Methods SDR PESQ Diff. Same Diff. Same Mixture 2.51 2.69 2.29 2.34 SBF-IBM [delcroix2018single] 7.61 5.13 2.42 2.19 SBF-MSAL [delcroix2018single] 12.01 6.87 2.82 2.43 SBF-MTSAL [xu2019optimization] 12.27 7.17 2.85 2.44 SBF-MTSAL-Concat [xu2019optimization] 12.87 8.84 2.90 2.54 TseNet 15.55 9.61 3.17 2.63

Table 2: SDR (dB) and PESQ in a comparative study of different and same gender mixture under open condition.

3.3.3 Mixture with different SNR

It is of interest to investigate how the proposed TseNet performs for mixture speech of different SNR, where we consider the target speech as the signal and the interference as the noise. We divide the test set into subsets by the SNR range of [0, 1)dB, [1, 3)dB and [3, 5]dB. The results are summarized in Table 3 according to the SNR range. We observe that the speaker extraction performs better with speech mixture of higher SNR. We also observe that the proposed TseNet method achieves , and relative improvement over the best baseline system, SBF-MTSAL-Concat, on SDR for different SNRs of [0, 1)dB, [1, 3)dB and [3, 5]dB, respectively. We are glad to see TseNet works well across different SNR levels.

MethodsSNR(dB) [0, 1) [1, 3) [3, 5] Mixture 0.72 1.98 4.16 SBF-IBM [delcroix2018single] 3.96 5.82 8.37 SBF-MSAL [delcroix2018single] 7.11 9.23 11.27 SBF-MTSAL [xu2019optimization] 7.48 9.50 11.52 SBF-MTSAL-Concat [xu2019optimization] 8.67 10.62 12.52 TseNet 11.34 12.63 13.66

Table 3: SDR (dB) in a comparative study of the speaker extraction performance of the mixture with different SNR, which is divided into [0, 1)dB, [1, 3)dB, [3, 5]dB.

3.3.4 Subjective evaluation

Since the SBF-MTSAL-Concat represents the best baseline performance in the objective evaluation, we only conduct an A/B preference test on the extracted target speaker’s voices between the proposed TseNet and the best SBF-MTSAL-Concat baseline to evaluate the signal quality and intelligibility for listening. We randomly select pairs of listening examples, including the original target speaker’s reference and two extracted signals for the target speaker by the proposed TseNet and the best baseline method. We invite a group of subjects to select their preference according to the quality and intelligibility. The listeners pay special attention to the amount of perceived interference from background voices. When the subject listens to each pair of the three audios, the reference signal is firstly played, and other two signals are randomly played one-by-one. The subject doesn’t know which method the second and third audios are extracted by.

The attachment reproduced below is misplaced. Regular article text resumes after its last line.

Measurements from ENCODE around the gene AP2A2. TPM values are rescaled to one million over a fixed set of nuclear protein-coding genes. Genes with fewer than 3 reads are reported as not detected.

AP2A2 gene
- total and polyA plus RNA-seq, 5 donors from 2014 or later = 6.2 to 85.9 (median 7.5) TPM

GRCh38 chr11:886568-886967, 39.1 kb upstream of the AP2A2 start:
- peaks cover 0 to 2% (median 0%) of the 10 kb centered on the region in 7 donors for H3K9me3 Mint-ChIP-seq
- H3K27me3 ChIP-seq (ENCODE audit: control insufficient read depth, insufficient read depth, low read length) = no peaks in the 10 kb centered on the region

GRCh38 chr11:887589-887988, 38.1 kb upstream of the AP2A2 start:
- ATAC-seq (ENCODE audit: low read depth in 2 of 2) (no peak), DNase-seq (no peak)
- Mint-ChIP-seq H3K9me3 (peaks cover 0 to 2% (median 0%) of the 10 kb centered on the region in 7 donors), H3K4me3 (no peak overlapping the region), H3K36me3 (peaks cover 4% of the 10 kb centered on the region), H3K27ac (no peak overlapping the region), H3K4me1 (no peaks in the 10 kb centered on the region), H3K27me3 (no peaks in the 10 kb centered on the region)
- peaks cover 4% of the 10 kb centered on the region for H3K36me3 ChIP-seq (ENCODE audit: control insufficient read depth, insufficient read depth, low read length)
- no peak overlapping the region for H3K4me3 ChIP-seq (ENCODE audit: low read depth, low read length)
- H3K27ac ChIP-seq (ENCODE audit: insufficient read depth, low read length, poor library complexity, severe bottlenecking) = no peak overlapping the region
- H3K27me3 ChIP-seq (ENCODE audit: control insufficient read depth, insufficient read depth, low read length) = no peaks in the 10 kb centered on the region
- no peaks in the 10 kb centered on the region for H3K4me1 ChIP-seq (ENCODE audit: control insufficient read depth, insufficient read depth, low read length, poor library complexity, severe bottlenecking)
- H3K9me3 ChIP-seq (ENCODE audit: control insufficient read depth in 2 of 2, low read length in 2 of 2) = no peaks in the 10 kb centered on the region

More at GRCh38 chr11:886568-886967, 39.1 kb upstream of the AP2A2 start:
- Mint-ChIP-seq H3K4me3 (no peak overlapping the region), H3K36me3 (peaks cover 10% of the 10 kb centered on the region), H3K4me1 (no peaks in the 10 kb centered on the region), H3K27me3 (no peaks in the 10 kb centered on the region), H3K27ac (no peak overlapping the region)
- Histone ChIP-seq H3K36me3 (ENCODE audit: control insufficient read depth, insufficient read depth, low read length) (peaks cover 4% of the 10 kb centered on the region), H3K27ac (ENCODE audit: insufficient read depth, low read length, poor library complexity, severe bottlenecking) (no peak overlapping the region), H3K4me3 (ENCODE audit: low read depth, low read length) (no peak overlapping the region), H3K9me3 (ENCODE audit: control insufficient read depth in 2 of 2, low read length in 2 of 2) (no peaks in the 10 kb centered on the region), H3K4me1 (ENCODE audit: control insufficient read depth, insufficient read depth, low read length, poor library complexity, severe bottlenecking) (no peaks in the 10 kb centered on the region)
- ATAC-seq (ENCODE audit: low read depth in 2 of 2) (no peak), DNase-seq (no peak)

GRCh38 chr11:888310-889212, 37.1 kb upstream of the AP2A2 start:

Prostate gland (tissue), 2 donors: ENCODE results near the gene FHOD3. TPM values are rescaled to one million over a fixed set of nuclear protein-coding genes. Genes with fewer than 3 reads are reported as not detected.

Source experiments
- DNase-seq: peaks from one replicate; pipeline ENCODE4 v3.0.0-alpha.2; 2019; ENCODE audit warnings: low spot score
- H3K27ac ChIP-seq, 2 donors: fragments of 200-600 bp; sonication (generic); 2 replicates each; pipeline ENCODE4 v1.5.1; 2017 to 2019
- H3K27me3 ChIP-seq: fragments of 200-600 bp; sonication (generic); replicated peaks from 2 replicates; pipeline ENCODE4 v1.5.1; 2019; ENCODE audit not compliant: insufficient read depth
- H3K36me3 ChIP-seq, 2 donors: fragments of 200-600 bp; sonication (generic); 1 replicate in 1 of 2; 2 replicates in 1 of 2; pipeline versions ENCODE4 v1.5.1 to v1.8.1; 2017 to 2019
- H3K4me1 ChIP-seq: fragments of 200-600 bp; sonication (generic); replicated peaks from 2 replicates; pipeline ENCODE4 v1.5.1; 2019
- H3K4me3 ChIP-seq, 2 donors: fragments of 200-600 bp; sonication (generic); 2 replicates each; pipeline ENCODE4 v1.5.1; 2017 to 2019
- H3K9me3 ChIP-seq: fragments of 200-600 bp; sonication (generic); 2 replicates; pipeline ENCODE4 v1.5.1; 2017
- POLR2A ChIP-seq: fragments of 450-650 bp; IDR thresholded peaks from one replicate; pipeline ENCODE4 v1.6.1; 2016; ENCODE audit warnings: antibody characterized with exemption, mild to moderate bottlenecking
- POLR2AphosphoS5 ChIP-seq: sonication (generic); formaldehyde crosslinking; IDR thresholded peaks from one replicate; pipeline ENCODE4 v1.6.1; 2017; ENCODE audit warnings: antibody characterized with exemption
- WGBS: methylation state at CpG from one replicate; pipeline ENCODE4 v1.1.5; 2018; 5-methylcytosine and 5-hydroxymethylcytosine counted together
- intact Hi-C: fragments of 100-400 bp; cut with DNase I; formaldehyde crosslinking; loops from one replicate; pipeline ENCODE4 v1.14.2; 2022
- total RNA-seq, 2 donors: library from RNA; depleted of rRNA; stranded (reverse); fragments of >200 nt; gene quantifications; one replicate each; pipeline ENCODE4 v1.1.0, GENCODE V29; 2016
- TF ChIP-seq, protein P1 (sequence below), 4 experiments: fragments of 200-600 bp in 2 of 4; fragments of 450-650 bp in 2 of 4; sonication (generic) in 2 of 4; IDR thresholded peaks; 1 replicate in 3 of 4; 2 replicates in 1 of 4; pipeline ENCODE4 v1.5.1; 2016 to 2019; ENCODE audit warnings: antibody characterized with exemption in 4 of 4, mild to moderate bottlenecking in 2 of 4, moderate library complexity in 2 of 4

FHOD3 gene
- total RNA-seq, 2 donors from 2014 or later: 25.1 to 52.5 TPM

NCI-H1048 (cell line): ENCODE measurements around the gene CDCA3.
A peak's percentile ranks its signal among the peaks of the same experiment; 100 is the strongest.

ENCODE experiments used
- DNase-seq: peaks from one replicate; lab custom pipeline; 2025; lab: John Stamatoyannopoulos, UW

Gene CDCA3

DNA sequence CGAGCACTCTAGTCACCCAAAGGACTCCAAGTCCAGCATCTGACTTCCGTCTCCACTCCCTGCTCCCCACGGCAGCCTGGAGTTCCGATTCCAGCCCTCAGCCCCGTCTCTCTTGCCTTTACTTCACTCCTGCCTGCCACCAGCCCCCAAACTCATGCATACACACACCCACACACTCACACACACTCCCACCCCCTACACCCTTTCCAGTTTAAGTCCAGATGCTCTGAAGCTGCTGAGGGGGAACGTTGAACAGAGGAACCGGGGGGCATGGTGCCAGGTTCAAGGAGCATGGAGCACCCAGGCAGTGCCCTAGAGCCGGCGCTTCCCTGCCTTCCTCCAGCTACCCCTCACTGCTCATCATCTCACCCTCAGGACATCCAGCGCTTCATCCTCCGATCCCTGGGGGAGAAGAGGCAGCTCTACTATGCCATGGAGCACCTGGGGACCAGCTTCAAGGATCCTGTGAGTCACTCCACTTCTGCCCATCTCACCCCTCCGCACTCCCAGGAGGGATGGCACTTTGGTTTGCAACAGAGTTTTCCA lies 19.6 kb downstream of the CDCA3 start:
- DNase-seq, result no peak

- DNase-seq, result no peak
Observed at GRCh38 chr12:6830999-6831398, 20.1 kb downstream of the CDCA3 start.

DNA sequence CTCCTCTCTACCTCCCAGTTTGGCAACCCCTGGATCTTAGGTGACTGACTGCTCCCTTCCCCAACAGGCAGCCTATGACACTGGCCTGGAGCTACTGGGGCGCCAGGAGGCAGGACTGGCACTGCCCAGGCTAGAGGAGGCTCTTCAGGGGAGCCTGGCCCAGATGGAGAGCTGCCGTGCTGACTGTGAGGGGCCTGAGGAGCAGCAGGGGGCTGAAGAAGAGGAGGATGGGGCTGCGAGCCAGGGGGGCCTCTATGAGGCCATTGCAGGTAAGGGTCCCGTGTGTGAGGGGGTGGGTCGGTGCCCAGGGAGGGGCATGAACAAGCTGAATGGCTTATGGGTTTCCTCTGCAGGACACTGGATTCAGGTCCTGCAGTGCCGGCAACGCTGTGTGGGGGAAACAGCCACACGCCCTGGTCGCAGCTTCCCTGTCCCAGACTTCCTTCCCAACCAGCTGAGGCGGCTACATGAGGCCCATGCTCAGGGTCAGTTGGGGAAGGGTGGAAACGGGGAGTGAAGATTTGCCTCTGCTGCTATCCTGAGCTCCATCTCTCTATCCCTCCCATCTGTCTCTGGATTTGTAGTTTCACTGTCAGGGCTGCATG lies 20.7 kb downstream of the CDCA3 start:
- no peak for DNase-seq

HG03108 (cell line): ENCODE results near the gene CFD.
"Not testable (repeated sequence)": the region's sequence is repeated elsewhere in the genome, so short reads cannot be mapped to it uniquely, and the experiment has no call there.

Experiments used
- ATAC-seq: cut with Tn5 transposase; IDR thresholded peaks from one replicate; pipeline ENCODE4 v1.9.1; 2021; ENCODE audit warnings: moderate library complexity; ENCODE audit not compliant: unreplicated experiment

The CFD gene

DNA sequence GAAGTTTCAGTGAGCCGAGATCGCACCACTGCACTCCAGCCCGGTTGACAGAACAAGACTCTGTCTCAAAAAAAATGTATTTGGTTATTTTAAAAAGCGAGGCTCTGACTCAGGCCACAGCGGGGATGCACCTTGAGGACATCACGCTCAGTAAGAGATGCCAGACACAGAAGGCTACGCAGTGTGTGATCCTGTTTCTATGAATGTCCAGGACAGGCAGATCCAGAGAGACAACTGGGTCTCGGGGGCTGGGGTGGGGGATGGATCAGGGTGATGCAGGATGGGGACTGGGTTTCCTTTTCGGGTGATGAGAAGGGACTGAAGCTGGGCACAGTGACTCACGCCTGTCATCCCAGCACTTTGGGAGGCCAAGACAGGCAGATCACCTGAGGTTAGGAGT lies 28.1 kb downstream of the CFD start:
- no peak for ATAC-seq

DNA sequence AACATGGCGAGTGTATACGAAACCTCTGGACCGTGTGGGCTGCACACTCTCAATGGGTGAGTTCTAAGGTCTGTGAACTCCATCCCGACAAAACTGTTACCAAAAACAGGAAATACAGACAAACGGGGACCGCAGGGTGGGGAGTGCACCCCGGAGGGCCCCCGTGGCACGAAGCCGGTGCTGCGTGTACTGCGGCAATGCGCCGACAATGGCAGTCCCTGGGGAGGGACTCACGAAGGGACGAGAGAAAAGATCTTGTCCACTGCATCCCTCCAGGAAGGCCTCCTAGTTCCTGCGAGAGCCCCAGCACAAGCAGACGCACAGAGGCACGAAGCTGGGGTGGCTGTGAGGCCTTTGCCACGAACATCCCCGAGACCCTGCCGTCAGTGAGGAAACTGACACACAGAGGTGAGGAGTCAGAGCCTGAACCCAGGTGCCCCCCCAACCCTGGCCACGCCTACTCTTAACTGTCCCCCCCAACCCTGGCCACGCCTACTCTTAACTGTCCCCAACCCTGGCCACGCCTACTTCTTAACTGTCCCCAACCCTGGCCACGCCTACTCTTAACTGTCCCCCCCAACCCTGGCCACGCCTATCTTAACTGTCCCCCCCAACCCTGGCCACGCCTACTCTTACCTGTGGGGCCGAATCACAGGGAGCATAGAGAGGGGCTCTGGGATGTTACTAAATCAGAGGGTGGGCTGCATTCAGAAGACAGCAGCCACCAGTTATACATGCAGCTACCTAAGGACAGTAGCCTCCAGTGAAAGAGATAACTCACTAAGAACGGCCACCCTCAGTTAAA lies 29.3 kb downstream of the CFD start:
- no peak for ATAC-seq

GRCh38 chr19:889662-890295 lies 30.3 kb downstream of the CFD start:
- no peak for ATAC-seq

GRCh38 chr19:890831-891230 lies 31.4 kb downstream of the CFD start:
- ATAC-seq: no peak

The percentage of the preferences is shown in Fig. 3. We observe that the listeners clearly prefer the proposed TseNet method with a preference score of to the best SBF-MTSAL-Concat baseline with a preference score of . Most subjects significantly prefer the extracted audios by our TseNet method with a significance level of , because there are less distortion and inter-speaker interference than the best baseline.

Figure 3:

The A/B preference test result of the extracted target speaker’s voice between the proposed TseNet method and the best SBF-MTSAL-Concat baseline. We conducted t-test using a significance level of

which is depicted with the error bars.

3.4 Discussion

In this work, the speaker i-vector is used to model the characteristics of the target speaker. Although the i-vector is pre-computed for each speaker, we have designed several non-linear dense layers to fine tune the i-vector. These layers are jointly trained with the main speaker extraction network. In addition, the i-vector extractor system may need less data to be well trained than the neural network based speaker embedding system, i.e., x-vector system [snyder2016deep]. Although the neural network based speaker embedding system can be jointly trained with the main speaker extraction network from scratch, it only works well when a huge of data is available for the network training. In the future, we will explore the effectiveness of the jointly trained speaker embedding network instead of i-vector system.

4 Conclusions

In this paper, we proposed a time-domain speaker extraction network (TseNet) to avoid the phase estimation in the frequency-domain methods. The TseNet also doesn’t need the prior information of the number of speakers in the mixture speech, therefore, becoming a practical solution to speaker extraction. Experimental results show that the proposed TseNet method outperforms other frequency-domain baseline methods significantly in terms of SDR and PESQ. The subjective test also shows that the proposed TseNet method is significantly preferred comparing with the best SBF-MTSAL-Concat baseline.

References